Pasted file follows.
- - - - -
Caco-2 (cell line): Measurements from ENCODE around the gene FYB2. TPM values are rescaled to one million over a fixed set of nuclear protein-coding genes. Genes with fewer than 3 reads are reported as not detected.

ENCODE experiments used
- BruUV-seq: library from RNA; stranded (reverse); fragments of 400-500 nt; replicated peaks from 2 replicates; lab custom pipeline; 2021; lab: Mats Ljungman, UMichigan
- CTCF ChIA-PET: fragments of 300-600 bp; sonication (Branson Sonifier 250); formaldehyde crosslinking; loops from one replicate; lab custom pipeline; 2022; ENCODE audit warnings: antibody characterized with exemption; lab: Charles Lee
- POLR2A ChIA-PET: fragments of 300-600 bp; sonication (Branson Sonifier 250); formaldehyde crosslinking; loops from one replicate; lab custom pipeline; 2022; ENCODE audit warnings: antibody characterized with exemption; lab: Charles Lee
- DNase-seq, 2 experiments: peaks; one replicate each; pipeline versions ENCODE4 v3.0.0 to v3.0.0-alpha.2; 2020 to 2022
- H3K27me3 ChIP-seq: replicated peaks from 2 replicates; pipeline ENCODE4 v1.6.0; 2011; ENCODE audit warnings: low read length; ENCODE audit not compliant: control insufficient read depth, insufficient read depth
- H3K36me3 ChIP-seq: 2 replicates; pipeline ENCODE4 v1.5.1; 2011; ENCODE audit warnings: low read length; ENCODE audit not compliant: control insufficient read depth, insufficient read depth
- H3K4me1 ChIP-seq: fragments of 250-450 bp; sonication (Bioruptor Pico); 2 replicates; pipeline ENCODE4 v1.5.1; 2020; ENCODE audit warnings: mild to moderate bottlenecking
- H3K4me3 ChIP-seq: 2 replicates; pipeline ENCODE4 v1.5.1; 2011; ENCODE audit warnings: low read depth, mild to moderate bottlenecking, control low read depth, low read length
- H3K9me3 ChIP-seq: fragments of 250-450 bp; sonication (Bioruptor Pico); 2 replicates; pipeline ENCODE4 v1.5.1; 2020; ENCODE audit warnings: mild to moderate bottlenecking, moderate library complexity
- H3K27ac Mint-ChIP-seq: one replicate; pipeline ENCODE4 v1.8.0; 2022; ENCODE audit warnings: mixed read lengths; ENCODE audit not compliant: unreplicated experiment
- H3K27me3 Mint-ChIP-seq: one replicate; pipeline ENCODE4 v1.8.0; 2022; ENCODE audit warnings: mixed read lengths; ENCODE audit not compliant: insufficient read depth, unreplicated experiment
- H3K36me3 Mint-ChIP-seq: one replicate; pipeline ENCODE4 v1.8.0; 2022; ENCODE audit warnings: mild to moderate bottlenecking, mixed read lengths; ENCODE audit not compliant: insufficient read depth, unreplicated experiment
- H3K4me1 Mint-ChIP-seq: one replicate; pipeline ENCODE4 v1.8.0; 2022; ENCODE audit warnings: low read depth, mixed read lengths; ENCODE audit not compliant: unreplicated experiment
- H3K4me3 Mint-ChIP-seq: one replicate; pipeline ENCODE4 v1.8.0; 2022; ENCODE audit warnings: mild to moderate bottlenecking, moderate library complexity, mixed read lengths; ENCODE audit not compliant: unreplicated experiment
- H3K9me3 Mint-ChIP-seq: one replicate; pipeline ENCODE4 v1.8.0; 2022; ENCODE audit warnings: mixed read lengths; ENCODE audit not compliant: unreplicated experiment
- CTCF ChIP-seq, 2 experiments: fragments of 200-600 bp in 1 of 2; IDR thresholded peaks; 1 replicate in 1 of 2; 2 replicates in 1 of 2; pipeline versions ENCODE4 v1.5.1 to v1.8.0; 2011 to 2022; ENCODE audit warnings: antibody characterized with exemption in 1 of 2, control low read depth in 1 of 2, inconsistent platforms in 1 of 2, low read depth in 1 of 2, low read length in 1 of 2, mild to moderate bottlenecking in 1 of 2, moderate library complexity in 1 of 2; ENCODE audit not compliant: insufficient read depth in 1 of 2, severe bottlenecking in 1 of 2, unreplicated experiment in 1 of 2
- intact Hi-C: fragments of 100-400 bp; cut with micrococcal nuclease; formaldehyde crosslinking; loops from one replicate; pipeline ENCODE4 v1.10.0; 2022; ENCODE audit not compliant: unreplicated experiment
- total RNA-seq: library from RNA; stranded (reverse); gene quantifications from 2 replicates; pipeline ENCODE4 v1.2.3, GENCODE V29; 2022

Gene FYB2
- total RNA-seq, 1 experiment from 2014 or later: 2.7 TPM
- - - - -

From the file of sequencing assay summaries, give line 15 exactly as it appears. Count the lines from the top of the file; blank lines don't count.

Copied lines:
- H3K4me1 Mint-ChIP-seq: one replicate; pipeline ENCODE4 v1.8.0; 2022; ENCODE audit warnings: low read depth, mixed read lengths; ENCODE audit not compliant: unreplicated experiment